Solitary toxic nodules usually grow to at least 3cm in size before producing overt hyperthyroidism.14 In one study, it accounted for only 5% of hyperthyroidism.4 However, in our cohort a slightly higher percentage (11%) was recorded. RAI ablation therapy is the preferred treatment and, unlike GD, post-ablative hypothyroidism is less likely as the contralateral suppressed gland does not take up RAI.1
Thyroiditis is characterised by inflammation secondary to autoimmune phenomenon, infection or toxic agent, which leads to the death of follicular cells by affecting apoptotic pathways and eventually release of hormonal stores. During thyrotoxic phase, b-blockers may be required and when hypothyroid state ensues, thyroxine may be needed.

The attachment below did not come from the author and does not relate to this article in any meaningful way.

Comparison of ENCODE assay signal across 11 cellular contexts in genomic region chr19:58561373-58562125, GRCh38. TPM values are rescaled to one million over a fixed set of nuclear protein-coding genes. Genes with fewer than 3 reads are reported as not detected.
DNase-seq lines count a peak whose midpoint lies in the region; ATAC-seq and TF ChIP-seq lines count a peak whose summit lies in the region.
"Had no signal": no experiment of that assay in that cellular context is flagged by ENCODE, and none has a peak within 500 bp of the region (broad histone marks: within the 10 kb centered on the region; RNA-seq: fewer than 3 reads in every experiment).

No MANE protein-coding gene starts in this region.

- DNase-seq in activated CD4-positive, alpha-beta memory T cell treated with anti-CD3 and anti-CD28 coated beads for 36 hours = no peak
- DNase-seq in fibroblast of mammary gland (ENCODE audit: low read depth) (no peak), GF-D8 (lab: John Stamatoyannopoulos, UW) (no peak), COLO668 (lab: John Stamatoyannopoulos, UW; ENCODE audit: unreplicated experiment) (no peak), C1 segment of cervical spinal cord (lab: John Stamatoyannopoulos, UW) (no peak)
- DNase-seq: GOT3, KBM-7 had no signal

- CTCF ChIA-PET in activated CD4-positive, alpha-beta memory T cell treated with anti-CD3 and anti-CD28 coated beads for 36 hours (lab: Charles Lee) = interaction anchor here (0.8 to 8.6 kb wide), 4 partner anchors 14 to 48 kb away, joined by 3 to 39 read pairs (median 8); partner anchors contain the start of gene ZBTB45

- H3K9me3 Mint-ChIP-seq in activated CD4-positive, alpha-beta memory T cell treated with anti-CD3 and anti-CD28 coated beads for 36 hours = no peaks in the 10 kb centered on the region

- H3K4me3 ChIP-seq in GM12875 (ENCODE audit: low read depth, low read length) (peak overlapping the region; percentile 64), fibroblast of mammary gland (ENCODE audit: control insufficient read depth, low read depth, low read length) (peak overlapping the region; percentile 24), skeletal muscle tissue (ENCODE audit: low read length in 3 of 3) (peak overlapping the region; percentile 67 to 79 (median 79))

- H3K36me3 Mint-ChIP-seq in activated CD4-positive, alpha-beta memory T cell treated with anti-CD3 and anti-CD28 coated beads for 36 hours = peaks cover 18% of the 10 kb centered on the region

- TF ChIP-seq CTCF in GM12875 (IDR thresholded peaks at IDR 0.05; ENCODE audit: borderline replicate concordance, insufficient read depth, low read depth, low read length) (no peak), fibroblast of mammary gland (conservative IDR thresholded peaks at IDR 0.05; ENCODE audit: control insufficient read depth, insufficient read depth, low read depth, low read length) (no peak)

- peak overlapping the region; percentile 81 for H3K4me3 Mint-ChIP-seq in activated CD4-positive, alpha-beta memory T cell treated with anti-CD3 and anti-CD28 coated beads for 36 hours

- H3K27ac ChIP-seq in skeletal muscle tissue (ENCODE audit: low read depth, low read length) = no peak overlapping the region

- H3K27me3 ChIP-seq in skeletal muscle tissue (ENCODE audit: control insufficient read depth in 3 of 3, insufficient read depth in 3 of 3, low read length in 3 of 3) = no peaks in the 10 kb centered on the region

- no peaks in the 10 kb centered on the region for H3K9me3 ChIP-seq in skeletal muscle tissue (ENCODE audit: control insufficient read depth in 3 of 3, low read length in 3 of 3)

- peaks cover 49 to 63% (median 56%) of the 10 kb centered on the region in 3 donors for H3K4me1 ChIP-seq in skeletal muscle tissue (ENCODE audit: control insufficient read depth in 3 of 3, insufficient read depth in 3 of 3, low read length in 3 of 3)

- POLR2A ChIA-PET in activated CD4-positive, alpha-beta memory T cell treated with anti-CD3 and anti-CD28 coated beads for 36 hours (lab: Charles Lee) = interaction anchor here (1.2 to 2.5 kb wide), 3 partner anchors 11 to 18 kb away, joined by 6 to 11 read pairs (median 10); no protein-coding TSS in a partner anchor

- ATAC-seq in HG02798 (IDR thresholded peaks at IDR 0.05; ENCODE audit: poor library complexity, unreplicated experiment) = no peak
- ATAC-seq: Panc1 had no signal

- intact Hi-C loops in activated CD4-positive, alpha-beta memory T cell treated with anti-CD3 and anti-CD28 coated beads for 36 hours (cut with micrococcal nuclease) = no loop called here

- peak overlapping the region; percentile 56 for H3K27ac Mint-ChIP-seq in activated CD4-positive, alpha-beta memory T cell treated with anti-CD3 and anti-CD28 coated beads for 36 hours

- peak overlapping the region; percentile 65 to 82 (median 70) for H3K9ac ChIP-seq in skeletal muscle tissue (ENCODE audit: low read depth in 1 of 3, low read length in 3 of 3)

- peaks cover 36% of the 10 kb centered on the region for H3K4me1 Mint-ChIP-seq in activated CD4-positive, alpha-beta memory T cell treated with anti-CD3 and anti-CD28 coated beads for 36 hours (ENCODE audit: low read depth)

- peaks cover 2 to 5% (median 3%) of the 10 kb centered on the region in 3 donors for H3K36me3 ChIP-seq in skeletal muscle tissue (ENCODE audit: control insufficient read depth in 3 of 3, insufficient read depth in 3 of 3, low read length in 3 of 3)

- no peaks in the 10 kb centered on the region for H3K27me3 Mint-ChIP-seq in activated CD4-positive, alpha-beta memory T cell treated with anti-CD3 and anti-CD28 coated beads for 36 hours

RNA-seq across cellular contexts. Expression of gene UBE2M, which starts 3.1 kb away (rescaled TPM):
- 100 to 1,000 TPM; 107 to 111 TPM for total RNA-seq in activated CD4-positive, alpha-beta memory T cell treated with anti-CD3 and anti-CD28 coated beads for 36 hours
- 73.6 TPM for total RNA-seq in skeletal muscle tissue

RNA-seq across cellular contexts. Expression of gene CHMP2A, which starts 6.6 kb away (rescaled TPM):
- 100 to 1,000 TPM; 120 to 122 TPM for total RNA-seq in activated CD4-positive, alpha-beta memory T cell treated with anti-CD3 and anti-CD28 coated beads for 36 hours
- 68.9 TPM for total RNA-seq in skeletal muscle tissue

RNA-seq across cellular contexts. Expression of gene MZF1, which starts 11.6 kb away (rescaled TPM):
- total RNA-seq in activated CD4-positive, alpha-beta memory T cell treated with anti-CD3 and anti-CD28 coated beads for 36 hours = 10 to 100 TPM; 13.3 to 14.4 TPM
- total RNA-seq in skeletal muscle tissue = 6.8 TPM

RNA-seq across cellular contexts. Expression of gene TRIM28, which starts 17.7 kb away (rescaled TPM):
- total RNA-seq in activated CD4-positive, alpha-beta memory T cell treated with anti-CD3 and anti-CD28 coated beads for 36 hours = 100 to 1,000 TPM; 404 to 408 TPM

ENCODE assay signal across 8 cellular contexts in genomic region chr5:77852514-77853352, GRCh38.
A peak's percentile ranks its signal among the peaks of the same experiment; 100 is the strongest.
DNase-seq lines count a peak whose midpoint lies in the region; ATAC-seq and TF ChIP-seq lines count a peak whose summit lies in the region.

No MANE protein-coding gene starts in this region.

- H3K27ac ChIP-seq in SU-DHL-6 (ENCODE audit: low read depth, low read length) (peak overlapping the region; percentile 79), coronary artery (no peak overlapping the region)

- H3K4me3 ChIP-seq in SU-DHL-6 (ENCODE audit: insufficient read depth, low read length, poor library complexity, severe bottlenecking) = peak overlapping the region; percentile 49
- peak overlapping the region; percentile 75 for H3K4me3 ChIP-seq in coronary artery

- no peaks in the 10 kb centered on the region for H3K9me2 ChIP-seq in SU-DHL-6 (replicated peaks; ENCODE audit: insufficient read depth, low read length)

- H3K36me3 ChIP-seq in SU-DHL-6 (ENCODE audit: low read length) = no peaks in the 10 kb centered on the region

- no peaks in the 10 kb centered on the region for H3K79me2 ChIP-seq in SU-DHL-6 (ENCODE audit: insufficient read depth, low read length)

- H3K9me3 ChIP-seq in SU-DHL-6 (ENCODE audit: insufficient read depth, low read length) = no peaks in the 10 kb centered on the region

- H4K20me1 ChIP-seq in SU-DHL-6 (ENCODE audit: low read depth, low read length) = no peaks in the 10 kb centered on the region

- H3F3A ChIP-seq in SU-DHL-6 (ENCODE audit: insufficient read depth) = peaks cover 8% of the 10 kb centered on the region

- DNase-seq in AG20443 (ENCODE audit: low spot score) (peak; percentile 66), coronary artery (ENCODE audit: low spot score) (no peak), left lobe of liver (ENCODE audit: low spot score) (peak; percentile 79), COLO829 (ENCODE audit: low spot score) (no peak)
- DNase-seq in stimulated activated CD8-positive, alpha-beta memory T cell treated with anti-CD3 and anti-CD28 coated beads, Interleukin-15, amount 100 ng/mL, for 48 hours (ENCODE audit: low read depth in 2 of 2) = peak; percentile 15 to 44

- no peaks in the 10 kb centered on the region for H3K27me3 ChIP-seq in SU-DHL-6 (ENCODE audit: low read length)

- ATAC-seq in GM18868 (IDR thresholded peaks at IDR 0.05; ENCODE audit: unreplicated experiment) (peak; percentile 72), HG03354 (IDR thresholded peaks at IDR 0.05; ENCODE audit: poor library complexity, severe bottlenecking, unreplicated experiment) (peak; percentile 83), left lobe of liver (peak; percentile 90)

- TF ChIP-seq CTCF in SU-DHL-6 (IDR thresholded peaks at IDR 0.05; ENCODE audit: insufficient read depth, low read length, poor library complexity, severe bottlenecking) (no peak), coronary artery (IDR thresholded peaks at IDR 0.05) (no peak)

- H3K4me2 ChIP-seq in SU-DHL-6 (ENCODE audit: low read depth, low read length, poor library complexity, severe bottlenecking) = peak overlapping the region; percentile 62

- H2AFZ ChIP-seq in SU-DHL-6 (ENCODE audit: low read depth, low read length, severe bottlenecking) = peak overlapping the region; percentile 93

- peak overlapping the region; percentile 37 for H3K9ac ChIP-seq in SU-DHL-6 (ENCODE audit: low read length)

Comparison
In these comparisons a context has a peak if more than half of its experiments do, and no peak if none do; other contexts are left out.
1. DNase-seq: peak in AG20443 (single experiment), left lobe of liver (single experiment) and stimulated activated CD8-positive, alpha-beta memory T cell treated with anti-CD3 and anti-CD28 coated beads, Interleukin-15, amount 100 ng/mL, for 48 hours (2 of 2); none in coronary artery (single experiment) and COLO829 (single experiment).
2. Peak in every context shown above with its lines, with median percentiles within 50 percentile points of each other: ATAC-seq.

In the current study, subclinical hyperthyroidism was seen in 4.3% using TSH cut-off of 0.4mIU/L, which is slightly higher compared to a study which showed a prevalence of 3.2% using a cut-off of 0.4mIU/L and 0.7% using TSH cut-off of 0.1mIU/L.
In our patients, majority presented with goiter and palpitation followed by heat intolerance, weight loss, tremors, muscular weakness and diarrhoea in decreasing frequency. The commonest finding was goiter, followed by tachycardia, eye signs, brisk reflexes, bruit and irregular pulse. The proportion of ophthalmopathy in this study was 27.7%, comparable with 25-50% reported in literature.15 However, some studies showed lower rates of 3-11.1%.16-18